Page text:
One of the many aggravations of Visual Studio is the inflexibility in changing the
source code control (SCC) provider. After researching the problem, I found that all
SCC provider information is stored in the registry under
If you open up the registry and go to this key location, you will, more or less, find
the keys self-explanatory. My first attempt to work with this was to create a batch
file to change the registry key for me. I then decided to learn how to create add-ins
and this is my first add-in project. Since I'm including the source code in this article,
I decided against showing code snippets because it wasn't very necessary. This really
is a very simple add-in that shouldn't be all that difficult to follow. Hope it meets
Creating an Add-in
To begin, open Visual C++ and create a new Workspace using the DevStudio Add-in Wizard.
Other articles might say that using a wizard is bad, which I tend to agree with, but for a
first-time user, that's all one usually has or knows. Give your project a name and click OK.
Fill in the add-in name and add a description. This should create various files in your
project, among which is Commands.cpp
Open up Commands.cpp and go to
This is where your code gets called. Next, I proceeded to create a dialog that accessed
the registry, and called it using
dlg.DoModal() from the previous
function. Once you're done setting it up, building it should create an add-in DLL that
Visual Studio can use.
To use the DLL from within Visual Studio, go to Tools | Customize, or right-click on
the menu area and select Customize. Click on the "Add-ins and Macro Files" tab and select
browse to search for your add-in. Remember to change the file type at the bottom of the
browse dialog from "Macro Files" to "Add-ins", otherwise you won't see it. Once selected,
click Open then Close to see a new toolbar appear.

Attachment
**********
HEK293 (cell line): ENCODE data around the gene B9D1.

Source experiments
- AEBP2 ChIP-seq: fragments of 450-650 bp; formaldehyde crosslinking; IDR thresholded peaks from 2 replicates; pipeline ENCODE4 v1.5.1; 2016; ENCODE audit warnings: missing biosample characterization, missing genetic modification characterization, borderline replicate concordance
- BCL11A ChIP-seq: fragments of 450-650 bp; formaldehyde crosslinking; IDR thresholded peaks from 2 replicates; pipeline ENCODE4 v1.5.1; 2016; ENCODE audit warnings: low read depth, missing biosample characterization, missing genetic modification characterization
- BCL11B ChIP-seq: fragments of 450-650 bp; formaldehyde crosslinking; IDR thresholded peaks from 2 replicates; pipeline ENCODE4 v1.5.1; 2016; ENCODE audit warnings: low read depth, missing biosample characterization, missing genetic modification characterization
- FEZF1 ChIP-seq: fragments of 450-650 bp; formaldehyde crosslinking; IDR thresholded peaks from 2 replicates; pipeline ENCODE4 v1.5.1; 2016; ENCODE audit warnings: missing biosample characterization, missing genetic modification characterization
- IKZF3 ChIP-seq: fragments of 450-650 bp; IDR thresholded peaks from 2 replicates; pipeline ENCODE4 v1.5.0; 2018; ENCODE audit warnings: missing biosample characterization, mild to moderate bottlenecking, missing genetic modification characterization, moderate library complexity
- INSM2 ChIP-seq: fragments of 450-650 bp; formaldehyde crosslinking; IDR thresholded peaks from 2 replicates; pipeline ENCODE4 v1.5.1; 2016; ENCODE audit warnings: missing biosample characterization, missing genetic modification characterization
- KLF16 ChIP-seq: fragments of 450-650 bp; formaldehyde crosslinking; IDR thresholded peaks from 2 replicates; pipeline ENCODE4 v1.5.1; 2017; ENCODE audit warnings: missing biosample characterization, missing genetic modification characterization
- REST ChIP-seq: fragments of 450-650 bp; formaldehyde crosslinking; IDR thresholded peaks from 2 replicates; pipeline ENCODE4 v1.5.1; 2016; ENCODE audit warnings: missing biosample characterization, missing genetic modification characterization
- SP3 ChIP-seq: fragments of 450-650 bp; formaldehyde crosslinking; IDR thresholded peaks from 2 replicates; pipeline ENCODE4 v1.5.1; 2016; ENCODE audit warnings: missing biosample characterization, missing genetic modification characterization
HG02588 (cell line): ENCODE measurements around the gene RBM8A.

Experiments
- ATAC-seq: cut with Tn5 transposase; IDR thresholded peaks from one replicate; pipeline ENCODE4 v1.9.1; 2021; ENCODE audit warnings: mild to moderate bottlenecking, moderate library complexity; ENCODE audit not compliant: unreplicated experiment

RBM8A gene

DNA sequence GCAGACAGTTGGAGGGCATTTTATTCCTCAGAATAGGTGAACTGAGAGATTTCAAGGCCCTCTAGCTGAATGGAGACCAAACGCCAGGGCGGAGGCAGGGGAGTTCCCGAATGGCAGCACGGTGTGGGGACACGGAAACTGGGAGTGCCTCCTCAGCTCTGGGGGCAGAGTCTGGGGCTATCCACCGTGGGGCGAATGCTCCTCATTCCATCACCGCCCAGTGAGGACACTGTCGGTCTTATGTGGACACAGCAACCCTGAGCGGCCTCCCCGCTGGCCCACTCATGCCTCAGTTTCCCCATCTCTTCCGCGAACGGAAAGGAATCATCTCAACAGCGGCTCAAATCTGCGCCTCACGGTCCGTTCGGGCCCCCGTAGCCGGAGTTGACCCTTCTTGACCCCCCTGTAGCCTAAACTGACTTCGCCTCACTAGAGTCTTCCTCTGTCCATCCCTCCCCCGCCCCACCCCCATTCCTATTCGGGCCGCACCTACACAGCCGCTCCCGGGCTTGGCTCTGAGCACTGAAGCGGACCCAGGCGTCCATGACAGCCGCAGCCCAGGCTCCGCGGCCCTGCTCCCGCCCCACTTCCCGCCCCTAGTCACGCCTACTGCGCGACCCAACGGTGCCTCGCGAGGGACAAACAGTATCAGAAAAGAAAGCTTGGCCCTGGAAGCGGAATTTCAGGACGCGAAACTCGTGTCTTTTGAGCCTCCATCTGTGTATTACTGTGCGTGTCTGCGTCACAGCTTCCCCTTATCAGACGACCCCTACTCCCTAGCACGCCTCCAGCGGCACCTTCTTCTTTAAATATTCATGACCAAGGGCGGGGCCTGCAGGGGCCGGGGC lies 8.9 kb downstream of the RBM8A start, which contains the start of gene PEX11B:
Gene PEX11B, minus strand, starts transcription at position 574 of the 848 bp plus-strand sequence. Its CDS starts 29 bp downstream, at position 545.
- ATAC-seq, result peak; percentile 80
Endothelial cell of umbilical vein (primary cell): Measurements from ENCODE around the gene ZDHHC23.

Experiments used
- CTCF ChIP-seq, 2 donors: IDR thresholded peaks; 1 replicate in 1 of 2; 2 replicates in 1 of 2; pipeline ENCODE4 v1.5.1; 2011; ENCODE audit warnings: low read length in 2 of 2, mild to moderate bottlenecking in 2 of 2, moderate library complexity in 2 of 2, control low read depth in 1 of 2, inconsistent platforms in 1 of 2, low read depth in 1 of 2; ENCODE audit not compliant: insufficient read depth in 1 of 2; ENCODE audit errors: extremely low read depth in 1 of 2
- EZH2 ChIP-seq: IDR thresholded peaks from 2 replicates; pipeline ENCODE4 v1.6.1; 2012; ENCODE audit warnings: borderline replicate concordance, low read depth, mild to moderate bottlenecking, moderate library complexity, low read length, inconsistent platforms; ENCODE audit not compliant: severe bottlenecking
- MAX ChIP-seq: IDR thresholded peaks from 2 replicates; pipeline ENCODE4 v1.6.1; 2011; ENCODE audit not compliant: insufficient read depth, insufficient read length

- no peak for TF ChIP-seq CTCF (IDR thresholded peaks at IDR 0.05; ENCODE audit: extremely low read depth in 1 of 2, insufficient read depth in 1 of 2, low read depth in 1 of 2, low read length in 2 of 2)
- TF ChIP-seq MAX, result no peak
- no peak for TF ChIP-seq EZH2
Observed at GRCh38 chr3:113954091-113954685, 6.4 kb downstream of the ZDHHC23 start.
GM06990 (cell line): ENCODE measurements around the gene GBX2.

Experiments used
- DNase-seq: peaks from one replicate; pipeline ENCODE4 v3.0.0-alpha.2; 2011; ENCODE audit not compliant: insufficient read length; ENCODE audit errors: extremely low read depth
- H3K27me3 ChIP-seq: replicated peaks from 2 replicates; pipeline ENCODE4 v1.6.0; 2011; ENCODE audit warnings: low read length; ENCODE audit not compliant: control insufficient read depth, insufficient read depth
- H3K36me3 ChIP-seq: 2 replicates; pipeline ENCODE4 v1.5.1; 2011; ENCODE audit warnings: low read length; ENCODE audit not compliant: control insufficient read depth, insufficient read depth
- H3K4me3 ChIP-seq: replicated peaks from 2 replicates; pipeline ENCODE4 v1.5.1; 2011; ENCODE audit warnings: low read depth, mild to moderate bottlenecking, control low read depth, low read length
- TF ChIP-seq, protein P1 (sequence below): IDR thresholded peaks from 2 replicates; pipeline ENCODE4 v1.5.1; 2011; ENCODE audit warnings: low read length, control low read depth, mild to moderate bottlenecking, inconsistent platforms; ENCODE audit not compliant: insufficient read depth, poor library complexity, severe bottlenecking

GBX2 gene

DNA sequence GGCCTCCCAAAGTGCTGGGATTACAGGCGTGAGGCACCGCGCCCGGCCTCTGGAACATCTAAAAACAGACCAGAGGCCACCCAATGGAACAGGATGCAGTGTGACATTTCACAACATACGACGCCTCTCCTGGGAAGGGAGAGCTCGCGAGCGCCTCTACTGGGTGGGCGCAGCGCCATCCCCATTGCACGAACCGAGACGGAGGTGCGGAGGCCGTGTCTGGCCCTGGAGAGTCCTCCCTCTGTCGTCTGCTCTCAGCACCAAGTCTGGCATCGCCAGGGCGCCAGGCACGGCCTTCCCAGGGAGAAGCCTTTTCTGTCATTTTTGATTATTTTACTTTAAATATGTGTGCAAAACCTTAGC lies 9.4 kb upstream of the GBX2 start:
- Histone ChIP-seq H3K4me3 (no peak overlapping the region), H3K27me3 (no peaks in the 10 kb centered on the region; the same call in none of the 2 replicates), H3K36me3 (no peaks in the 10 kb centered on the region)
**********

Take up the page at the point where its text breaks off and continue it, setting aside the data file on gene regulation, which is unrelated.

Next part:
The source code to complete your add-in can be found in the downloadable
Fixes to common problems found:
After selecting your add-in, the name should appear in the "Add-ins and Macro files" tab
in the Customize dialog. If you highlight your add-in, the description that you added in the
wizard appears on the right hand side. This can be changed in the String Table in the
resources window. To change the add-in string that appears in the left hand side, search
DECLARE_REGISTRY in DSAddin.h and change the second argument to fix it.
To change the toolbar icon, modify
IDR_TOOLBAR_MEDIUM in your
Limitations in this add-in:
For the life of me, I can't seem to figure out how to change the toolbar name programmatically.
Visual Studio tends to name all new toolbars as Toolbar#. This seemed to be the most difficult
thing to change. To change it on startup, open up the Customize dialog and click on the "Toolbars"
tab. Change the name of the toolbar to whatever you want and click OK.
Recompiling the project without unselecting the add-in and closing Visual Studio. Will have to
look into this one some more.
Changing the SCC Provider without having to close Visual Studio.
Once I find more documentation on what the registry values under the Options key are, I
will replace them with something more readable.
Building my project under DEBUG mode will probably fail. The problem is due to a
class that I'm using in my About dialog.
All questions, comments, or feedback are always appreciated.
30 May 2002 - updated source.
Bassam Abdul-Baki has a Bachelor of Science (BS) degree and a Master of Science (MS) degree in Mathematics and another MS in Technology Management. He's an analyst by trade. He started out in Quality Assurance (QA) and analysis, then dabbled in Visual C++ and Visual C# programming for a while, and then came back to QA and analysis again. He's not sure where he'll be five years from now, but is looking into data analytics.
Bassam is into mathematics, technology, astronomy, archaeology, technology, and genealogy.